The main design screen integrates many modules to interact with both inputs and outputs at the same time.

Material properties

Here you can load a material from the library by pressing the search button in the left, or you can enter elastic modulus or density directly. Tap on the square checkbox button to the right of the density value to apply beam self weight. When you enable beam self weight, the density value will highlight, and the beam visualization will display a short distributed load in the background.

Geometry properties and cross section

Load a material from the library by pressing the search button in the left, or you can enter moment of inertia and area values directly. Similar to density, the area value is grayed-out when beam self-weight is not being applied since this value is not used for any other purpose.

When using a shape from the library, you can edit its dimesions in-place from this module.

The maximum internal stress profiles for the geometry are displayed to the sides.

Beam, loads, and supports visual editor

The beam editor is essentially an interactive free body diagram. Use this module to apply and move loads and reactions around.

Diagrams

This module contains the diagrams for internal reactions, deflection, and maximum stresses. You can tap on any point to read exact values. If you have defined a cross section geometry, internal stresses can be computed, so a toggle button will be displayed to the left of the shear and bending moment diagrams to allow you to obtain internal stress values instead of shear force and bending moment.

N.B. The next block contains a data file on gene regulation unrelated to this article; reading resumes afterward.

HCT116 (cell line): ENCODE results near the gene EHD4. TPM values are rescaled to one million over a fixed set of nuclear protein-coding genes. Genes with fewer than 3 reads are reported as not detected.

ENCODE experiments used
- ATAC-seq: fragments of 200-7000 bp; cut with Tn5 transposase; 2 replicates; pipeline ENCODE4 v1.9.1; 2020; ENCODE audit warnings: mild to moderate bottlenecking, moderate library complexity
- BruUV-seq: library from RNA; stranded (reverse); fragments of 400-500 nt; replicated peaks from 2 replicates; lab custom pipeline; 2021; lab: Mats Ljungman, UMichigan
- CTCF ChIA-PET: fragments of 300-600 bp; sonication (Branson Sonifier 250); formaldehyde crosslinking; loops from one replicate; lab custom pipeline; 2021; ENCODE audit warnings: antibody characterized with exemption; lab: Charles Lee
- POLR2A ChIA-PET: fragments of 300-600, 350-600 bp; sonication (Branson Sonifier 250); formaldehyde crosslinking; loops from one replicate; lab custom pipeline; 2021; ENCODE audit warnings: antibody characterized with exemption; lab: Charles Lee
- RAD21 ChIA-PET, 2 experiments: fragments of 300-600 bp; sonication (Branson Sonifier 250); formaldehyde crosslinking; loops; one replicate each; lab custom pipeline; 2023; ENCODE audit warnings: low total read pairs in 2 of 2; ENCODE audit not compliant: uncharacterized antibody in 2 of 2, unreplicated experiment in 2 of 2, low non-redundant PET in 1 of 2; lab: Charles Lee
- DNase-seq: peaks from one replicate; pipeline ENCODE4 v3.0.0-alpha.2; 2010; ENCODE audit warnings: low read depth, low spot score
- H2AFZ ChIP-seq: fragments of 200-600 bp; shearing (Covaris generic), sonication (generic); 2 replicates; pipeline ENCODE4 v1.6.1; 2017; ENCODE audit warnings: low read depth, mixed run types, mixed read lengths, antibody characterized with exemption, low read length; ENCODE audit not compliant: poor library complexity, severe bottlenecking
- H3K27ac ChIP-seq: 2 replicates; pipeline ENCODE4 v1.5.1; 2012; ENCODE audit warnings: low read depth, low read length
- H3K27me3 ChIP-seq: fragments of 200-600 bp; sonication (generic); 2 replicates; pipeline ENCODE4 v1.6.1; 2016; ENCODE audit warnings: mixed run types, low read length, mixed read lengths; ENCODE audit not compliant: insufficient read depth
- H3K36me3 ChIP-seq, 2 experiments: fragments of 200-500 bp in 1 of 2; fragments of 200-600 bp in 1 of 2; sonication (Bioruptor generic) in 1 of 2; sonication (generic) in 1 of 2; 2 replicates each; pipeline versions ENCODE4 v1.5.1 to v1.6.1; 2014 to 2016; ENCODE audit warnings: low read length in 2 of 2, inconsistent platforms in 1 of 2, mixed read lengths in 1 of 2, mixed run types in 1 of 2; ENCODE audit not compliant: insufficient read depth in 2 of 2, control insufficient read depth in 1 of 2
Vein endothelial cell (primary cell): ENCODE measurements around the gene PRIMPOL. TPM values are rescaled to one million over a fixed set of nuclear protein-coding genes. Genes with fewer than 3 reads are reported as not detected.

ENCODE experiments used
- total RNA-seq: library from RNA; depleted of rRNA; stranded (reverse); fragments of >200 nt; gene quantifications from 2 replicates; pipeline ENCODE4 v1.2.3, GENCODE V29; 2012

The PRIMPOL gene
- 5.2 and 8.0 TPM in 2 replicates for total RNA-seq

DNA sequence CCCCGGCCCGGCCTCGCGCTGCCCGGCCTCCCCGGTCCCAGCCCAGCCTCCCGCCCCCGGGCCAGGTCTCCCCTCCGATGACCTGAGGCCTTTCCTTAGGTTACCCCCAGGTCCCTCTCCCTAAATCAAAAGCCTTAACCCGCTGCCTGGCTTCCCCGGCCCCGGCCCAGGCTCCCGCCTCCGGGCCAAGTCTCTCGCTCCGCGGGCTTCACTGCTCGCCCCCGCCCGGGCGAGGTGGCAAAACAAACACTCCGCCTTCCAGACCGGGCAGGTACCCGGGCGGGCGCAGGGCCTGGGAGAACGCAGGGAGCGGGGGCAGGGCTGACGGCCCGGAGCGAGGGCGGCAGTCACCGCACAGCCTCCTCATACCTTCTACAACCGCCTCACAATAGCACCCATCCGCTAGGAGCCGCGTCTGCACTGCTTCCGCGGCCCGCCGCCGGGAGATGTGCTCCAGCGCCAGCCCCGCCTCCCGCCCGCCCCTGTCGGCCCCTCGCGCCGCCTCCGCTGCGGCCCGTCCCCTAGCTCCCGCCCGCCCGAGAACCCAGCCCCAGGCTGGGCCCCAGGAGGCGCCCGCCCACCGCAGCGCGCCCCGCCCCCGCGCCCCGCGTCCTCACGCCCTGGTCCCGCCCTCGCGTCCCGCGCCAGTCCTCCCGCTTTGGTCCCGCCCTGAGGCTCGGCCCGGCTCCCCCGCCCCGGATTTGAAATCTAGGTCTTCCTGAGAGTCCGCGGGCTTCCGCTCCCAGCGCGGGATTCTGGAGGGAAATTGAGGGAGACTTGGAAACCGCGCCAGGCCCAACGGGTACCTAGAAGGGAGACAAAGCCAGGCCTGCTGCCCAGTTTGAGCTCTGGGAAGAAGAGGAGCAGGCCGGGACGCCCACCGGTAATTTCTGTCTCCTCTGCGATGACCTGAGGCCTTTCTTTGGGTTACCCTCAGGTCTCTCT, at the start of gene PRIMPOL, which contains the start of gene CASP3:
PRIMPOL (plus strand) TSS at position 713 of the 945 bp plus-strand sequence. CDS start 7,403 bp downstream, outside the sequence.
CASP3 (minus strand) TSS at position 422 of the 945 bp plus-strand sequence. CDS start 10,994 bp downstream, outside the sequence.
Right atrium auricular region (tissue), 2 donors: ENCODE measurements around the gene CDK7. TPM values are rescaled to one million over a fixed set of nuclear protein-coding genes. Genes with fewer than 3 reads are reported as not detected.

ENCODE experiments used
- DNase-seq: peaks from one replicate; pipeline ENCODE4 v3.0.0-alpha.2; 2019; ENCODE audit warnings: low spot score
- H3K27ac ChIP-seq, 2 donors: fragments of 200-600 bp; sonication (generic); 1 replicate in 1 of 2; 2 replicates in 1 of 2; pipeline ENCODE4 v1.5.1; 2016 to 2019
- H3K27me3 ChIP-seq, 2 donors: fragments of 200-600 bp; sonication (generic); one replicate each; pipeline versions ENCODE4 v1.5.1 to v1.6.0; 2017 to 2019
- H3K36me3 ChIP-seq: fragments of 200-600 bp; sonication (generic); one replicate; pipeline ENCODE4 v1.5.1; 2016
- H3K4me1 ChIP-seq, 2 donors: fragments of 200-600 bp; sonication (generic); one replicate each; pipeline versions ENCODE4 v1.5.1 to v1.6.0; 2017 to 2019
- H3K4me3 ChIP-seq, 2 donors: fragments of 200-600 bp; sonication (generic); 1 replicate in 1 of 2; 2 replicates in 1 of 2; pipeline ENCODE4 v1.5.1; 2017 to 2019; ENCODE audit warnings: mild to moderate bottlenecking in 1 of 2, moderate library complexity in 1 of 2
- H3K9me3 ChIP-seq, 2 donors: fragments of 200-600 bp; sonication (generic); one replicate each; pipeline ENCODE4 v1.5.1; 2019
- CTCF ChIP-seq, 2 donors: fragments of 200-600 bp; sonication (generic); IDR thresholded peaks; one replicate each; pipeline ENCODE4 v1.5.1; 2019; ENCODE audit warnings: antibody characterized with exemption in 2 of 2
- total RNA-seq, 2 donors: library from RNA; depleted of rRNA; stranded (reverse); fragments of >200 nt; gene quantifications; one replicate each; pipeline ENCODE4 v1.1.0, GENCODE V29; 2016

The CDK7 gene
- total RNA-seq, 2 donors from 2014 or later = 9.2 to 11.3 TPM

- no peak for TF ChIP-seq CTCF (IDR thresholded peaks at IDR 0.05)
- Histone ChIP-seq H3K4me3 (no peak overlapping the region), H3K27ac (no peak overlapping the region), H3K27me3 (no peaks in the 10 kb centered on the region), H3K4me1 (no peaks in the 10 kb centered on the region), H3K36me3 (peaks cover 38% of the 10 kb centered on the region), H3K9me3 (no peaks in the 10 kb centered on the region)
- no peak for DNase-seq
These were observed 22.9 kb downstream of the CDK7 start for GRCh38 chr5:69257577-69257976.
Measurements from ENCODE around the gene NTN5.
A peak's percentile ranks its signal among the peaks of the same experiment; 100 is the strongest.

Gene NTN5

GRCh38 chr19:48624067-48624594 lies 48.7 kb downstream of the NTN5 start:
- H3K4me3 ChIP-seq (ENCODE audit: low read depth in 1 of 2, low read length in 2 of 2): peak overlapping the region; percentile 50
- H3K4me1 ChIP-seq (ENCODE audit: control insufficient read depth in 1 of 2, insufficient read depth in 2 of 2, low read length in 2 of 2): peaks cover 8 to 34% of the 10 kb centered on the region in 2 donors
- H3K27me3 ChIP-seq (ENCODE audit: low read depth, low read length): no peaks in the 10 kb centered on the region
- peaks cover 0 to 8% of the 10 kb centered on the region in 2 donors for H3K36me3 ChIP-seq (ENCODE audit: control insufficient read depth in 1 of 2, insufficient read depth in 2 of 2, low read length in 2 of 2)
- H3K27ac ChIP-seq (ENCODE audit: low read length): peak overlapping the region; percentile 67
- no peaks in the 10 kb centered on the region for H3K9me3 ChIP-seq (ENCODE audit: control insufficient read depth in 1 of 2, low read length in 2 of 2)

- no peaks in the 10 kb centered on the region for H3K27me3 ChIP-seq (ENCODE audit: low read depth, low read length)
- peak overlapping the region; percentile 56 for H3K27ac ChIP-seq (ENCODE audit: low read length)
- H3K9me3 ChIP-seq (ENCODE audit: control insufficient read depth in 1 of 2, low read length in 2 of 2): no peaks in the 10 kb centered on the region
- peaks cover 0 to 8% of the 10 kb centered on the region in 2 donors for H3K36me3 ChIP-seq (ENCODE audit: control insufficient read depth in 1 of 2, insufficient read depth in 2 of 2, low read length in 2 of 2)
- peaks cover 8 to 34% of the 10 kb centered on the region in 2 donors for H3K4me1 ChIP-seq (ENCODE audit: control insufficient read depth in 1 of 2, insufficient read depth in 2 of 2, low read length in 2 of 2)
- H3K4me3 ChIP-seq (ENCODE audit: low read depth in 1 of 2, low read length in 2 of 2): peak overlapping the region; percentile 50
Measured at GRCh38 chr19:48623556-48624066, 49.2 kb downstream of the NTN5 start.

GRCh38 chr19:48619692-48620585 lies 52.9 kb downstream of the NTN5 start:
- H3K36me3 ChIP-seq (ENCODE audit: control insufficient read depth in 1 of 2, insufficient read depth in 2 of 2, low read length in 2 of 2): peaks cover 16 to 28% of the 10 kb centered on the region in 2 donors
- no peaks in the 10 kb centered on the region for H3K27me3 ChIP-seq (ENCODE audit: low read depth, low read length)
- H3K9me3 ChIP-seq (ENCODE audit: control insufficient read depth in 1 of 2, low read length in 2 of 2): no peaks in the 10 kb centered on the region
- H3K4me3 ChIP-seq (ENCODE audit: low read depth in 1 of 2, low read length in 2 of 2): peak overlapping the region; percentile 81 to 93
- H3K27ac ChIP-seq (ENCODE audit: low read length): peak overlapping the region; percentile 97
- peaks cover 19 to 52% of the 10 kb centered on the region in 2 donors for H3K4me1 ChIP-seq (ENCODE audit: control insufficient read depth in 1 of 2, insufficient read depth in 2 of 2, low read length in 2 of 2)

The app produces up to 8 different diagrams (plots).

DiagramUnits
Shearforce
Momentmoment
Slopeangle*
Deflectionlength
Internal shear stresspressure
Internal bending stresspressure
Internal shear stress profilepressure
Internal bending stress profilepressure

*Assumes that a ≈ tan(a) for small values.

The shear and bending moment diagrams are generated whenever any loads are placed on the beam.

The slope and deflection diagrams are only generated when supports are placed on the beam and the system of equations is fully determined. If no supports are present in the beam OR if insufficient support conditions are specified, a warning message is displayed to remind the user to add at least one support to compute these diagrams.

If the geometry for the cross section is known, the internal shear stress and the internal bending stress diagrams can be displayed by pressing the toggle button next to the shear and moment diagrams. The shear and bending stress profiles for the cross section will be displayed on the sides of the cross section.

Equations

This module displays the equations for the internal reactions and deflection diagrams. These equations are step polynomials and they apply only to their respective spans on the beam. You can swipe the equations sideways to reveal the equations for other regions, or you can tap on the diagrams above to display the equations for a specific region.